Emilio ''indio'' Fernández did a great job here, through Figueroa's lens and supported by a very good script (by Mauricio Magdaleno and himself, based on the musical composition by Aaron Copeland) and a great cast. I can feel what's going on on the screen as if I was there with them... sublime!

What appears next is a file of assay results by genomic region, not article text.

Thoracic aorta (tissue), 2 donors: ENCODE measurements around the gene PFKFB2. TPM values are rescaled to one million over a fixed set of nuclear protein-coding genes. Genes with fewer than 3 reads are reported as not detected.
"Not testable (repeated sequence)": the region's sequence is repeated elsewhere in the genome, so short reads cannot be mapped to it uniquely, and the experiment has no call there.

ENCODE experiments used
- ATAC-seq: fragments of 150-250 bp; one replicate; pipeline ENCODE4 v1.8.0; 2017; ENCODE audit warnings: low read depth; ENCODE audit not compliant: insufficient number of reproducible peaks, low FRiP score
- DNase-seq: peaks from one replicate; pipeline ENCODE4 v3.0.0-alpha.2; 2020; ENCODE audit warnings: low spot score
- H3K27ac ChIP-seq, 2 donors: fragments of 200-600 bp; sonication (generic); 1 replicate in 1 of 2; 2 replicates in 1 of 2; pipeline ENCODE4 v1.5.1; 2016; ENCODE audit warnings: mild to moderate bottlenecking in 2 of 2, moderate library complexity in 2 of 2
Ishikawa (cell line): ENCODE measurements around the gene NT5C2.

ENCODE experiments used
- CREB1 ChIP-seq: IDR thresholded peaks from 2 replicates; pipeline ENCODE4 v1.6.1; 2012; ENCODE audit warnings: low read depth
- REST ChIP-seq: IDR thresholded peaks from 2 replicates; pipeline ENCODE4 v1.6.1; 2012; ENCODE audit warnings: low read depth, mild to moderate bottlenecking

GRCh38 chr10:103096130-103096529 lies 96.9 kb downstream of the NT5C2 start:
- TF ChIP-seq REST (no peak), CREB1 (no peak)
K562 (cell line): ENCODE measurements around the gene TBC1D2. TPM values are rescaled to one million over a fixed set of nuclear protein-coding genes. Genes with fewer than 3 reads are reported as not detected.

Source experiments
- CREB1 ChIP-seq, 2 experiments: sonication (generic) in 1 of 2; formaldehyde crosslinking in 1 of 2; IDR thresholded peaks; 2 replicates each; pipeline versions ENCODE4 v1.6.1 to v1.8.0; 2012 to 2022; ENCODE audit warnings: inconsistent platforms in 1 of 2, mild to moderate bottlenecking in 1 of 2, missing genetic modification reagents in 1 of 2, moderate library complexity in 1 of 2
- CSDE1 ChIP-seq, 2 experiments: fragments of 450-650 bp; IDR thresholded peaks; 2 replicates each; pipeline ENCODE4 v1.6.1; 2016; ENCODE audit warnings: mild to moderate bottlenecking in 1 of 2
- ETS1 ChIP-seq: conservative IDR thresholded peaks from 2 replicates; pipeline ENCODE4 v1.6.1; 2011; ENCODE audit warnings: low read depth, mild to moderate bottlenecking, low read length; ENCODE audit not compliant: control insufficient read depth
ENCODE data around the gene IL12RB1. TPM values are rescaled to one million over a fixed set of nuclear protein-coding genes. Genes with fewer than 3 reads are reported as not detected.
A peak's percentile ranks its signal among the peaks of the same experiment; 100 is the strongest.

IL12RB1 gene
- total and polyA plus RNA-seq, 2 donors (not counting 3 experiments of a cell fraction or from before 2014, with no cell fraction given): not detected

Salon Mexico, which is a Mexican melodrama is starred by Marga Lopez, who plays Mercedes in this film. Mercedes is a b-girl that dances for money to support her sister in boarding school. As Marga performs astoundingly throughout the film her support with the other actors help her performance even that much more amazing. Miguel Inclan as Lupe Lopez falls in love with Mercedes who he drools over as she walks by him daily as a resident to an apartment where he is the doorman. During the opening scenes Mercedes and Paco are dancing to for money a cash prize and trophy. Mercedes and Paco agree on terms, in which she leaves with the money and Paco with trophy however, the opposite happens when Paco takes the money instead. Later in the night Mercedes goes back to steal the money back from him while he is asleep. When Mercedes escapes and returns to her apartment she leaves behind her wallet, in which Lupe Lopez is to return to her. This movie has a classic romantic love triangle, in which enabled through male macho and trying to understand what it means to be a Mexican woman. At the time of this film's release it is surrounded by the post-revolutionary Mexico. This film just like the other films like it are embedded into finding gender roles among Mexican people.